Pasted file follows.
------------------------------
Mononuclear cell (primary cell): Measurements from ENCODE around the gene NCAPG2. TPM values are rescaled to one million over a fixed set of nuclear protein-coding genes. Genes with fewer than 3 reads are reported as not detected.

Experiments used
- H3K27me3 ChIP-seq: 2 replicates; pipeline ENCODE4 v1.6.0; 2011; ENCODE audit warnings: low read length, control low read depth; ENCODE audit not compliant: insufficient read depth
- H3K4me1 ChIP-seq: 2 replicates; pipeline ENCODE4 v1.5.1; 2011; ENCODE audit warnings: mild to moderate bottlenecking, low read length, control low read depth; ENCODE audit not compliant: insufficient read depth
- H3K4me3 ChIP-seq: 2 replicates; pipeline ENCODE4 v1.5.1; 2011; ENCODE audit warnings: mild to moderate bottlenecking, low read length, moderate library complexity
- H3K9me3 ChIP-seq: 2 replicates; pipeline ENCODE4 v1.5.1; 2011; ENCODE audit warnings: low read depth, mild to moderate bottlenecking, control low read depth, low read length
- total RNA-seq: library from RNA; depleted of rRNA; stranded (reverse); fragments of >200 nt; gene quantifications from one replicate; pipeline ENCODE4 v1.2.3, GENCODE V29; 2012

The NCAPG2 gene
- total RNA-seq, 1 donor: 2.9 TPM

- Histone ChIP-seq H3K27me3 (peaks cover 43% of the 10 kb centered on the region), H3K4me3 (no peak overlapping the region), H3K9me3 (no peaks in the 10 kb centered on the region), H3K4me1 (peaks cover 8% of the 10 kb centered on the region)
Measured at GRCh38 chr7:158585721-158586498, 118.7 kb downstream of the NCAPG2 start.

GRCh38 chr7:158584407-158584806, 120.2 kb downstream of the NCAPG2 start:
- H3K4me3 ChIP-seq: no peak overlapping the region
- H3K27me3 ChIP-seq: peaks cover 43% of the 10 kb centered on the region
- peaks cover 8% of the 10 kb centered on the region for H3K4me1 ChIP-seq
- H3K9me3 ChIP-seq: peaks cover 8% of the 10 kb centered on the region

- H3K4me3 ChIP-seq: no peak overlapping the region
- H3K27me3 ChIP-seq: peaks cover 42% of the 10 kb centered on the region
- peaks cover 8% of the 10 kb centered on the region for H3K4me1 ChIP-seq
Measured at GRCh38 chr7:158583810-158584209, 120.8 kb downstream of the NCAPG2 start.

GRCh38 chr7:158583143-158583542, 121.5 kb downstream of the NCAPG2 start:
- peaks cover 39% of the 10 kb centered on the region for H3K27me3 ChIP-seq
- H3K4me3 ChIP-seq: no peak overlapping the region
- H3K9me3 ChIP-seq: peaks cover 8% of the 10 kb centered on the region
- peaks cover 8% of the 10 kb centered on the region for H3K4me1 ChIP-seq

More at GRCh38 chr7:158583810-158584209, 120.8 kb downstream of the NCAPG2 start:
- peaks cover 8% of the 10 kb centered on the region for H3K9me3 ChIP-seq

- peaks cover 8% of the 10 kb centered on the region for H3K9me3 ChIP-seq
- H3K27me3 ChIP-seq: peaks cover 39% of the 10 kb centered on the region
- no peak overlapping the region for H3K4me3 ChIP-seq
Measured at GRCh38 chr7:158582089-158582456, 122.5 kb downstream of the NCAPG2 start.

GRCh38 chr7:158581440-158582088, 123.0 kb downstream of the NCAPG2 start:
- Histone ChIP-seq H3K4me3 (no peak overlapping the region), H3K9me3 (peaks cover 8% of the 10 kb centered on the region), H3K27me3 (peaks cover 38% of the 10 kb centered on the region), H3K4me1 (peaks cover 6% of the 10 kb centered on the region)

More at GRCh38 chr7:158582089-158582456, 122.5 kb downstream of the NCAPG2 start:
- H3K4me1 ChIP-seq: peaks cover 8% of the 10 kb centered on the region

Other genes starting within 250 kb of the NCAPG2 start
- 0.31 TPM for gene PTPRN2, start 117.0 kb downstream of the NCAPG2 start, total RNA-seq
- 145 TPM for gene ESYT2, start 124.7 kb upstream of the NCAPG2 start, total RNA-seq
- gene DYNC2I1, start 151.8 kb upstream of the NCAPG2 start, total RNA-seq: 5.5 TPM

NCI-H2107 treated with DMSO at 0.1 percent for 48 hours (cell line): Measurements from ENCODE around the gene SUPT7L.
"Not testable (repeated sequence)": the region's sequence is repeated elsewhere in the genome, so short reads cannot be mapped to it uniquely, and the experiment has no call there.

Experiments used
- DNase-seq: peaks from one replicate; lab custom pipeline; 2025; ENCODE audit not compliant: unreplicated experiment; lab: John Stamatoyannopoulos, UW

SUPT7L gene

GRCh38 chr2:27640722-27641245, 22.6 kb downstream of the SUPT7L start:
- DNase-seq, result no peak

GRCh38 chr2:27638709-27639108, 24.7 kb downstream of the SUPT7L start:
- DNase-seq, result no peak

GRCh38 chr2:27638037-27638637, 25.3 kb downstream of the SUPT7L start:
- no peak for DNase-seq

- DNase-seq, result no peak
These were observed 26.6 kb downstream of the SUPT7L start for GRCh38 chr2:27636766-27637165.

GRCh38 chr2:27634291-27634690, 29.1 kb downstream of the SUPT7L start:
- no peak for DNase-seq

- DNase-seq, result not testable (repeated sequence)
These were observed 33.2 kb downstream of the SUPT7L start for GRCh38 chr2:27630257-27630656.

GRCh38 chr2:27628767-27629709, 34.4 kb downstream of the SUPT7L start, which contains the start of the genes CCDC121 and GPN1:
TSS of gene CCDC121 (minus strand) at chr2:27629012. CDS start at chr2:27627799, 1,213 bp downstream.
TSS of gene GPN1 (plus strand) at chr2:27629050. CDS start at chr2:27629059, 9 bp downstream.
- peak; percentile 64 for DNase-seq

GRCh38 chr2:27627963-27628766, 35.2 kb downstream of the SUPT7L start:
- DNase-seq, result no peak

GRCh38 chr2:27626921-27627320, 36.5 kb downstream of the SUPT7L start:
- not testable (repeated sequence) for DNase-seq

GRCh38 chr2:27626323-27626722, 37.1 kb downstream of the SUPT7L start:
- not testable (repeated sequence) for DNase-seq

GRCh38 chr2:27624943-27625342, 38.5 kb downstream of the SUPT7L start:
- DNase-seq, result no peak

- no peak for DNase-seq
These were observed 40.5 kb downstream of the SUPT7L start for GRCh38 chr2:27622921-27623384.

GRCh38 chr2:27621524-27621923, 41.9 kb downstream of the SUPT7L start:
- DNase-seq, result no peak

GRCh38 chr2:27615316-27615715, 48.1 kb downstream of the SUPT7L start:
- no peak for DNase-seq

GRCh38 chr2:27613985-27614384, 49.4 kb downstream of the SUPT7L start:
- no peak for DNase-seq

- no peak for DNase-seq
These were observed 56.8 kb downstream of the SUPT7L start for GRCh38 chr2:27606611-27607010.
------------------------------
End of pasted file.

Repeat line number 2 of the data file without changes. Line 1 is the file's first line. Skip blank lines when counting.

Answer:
Experiments used